Cuomo Widens a Probe Into Immigration Fraud
By Kirk Semple and Jenny Manrique
The New York Times, May 28, 2009
Attorney General Andrew M. Cuomo said Thursday that his office had issued more than 50 subpoenas to individuals and businesses in New York City including numerous immigrant-assistance organizations, a travel agency, an English-language school and a church as part of a widening investigation into immigration fraud.
Customers have complained that the businesses and their directors have masqueraded as legitimate providers of immigrant services, many offering legal aid they are not authorized or able to provide, officials in Mr. Cuomos office said. Some immigrants told investigators that they were falsely promised permanent residency or American citizenship, even though the firms or individuals were not qualified to secure such benefits.
'Immigrant communities across New York City continue to be put in jeopardy by unscrupulous individuals and organizations offering them nothing more than empty promises and false hopes,' Mr. Cuomo said in a statement.
Immigration fraud, often orchestrated by immigrants, has proliferated across the country, victimizing people desperate to gain legal residency or citizenship. Law enforcement officials say such schemes are particularly difficult to uncover and prosecute because many victims are in the country illegally and are hesitant to seek help from the authorities for fear of deportation.
Under state and federal law, only lawyers or representatives accredited by the Justice Department can represent people before the immigration authorities, Mr. Cuomos office said. Anyone providing immigration services must also comply with strict rules governing contracts and advertising.
Mr. Cuomos office said that it had not filed charges against the recipients of the subpoenas, and that it was simply seeking business records and testimony to determine whether the firms had committed fraud.
Ricardo Reis, director of the American Immigrant Federation, an immigrant services organization in Times Square that was served subpoenas on Thursday, said, 'I categorically deny that there have been fraudulent practices, and we do welcome the opportunity to present our side of the story.'
Mr. Reis said he applauded Mr. Cuomos investigation because of the severity and scope of immigration fraud in the state. 'Theyre throwing a lot of stuff at a lot of people,' he said of the prosecutors, but added, 'A lot of it is warranted, Im sure.'
One target of the investigation, Iglesia Pentecostal Roca de Salvacion Eterna in Corona, Queens, is already the subject of legal action. The office of the Queens district attorney, Richard A. Brown, has filed charges against three people, including the churchs two pastors, accusing them of defrauding more than 100 immigrants of hundreds of thousands of dollars by falsely promising them visas and green cards. Phone messages left on Thursday for lawyers for two defendants went unanswered, and the lawyer for the third refused to comment.
The subpoenas came about two weeks after Mr. Cuomos office filed a lawsuit against a Dominican businesswoman in Queens, Miriam Mercedes Hernandez, accusing her of running an immigration scheme that defrauded at least 38 people out of about $250,000.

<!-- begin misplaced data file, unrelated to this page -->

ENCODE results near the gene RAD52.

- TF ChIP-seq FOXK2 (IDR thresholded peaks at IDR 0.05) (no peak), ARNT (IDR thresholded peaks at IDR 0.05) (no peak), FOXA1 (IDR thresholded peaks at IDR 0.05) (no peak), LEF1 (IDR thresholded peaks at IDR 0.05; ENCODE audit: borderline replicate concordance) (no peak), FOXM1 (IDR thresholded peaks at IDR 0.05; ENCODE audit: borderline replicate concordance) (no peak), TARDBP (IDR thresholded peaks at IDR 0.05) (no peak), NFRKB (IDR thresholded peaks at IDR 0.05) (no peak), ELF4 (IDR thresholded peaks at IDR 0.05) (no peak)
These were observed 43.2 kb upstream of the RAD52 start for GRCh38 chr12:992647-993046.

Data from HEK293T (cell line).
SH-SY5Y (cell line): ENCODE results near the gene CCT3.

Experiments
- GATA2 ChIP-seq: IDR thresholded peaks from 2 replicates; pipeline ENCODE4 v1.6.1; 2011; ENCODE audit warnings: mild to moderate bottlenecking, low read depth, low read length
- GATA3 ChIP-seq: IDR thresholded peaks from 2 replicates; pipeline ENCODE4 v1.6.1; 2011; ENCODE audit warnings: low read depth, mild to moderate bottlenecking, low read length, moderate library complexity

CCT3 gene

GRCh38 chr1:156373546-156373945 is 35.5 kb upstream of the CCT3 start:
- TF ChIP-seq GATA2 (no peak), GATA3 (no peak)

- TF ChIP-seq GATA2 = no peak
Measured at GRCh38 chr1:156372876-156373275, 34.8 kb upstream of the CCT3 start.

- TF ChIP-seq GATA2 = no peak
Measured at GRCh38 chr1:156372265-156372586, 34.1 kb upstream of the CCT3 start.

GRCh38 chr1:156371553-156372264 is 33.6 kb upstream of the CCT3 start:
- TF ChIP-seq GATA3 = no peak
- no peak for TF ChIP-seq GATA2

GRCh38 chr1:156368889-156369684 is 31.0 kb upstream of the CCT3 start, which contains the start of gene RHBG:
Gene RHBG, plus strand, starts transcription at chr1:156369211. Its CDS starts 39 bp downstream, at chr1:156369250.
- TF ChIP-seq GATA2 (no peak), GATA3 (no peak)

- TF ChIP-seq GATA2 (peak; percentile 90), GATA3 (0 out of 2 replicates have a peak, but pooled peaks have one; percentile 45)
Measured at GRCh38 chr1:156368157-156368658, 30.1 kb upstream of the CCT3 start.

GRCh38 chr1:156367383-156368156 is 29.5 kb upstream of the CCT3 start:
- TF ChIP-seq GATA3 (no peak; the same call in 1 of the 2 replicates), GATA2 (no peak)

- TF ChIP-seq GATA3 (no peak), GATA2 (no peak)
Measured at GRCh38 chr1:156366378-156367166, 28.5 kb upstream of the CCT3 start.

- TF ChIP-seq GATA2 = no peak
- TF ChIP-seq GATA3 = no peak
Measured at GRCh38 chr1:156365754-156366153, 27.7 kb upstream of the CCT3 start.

After the suit was publicized this month, officials in Mr. Cuomos office said, a public hot line that the office set up last fall to take complaints of immigration fraud was flooded with calls, including some from people who said they had been among Ms. Hernandezs clients. The officials said they made Thursdays announcement to encourage more victims to come forward.
Court documents in the Hernandez case offer a glimpse of the kinds of tactics businesses are accused of employing and of the lengths some immigrants will go to in order to secure legal status.
Ms. Hernandez, who worked out of her apartment in Jackson Heights, Queens, promised her clients permanent residence or citizenship in eight months and charged up to $15,000 per person, prosecutors said. Although changes in immigration status can often take several years, officials said, Ms. Hernandez told clients she had the political connections to speed their requests.
After eight months, however, she had delivered none of the legal documentation she promised, prosecutors said. When clients confronted her, she threatened to tell the authorities that they were illegal immigrants, officials said. Her lawyer would not comment on the case, and calls to Ms. Hernandezs home phone went unanswered.
One client, a 29-year-old taxi driver from Ecuador, said in an interview that he met Ms. Hernandez when she was a passenger in his cab. 'She asked me if I have a drivers license and immediately began to promise helping me with all kinds of documents,' said the man, who insisted on anonymity because he feared retribution from Ms. Hernandez. 'I gave her all the money I earned in nine months of work.'
After he paid an initial fee of $5,000, the man said, Ms. Hernandez told him he needed to bring other people into the arrangement because she could process the applications only in groups of 10. He said he invited relatives and friends, who provided her copies of their tax returns, passports, credit card and bank statements, birth certificates and even family photographs.
To help build their trust, Ms. Hernandez told each client she had scheduled them an appointment with immigration authorities, but the appointments turned out to be false, according to officials and court documents.
Mr. Cuomos office has sued Ms. Hernandez, seeking to bar her from continuing her business and to win restitution for her clients.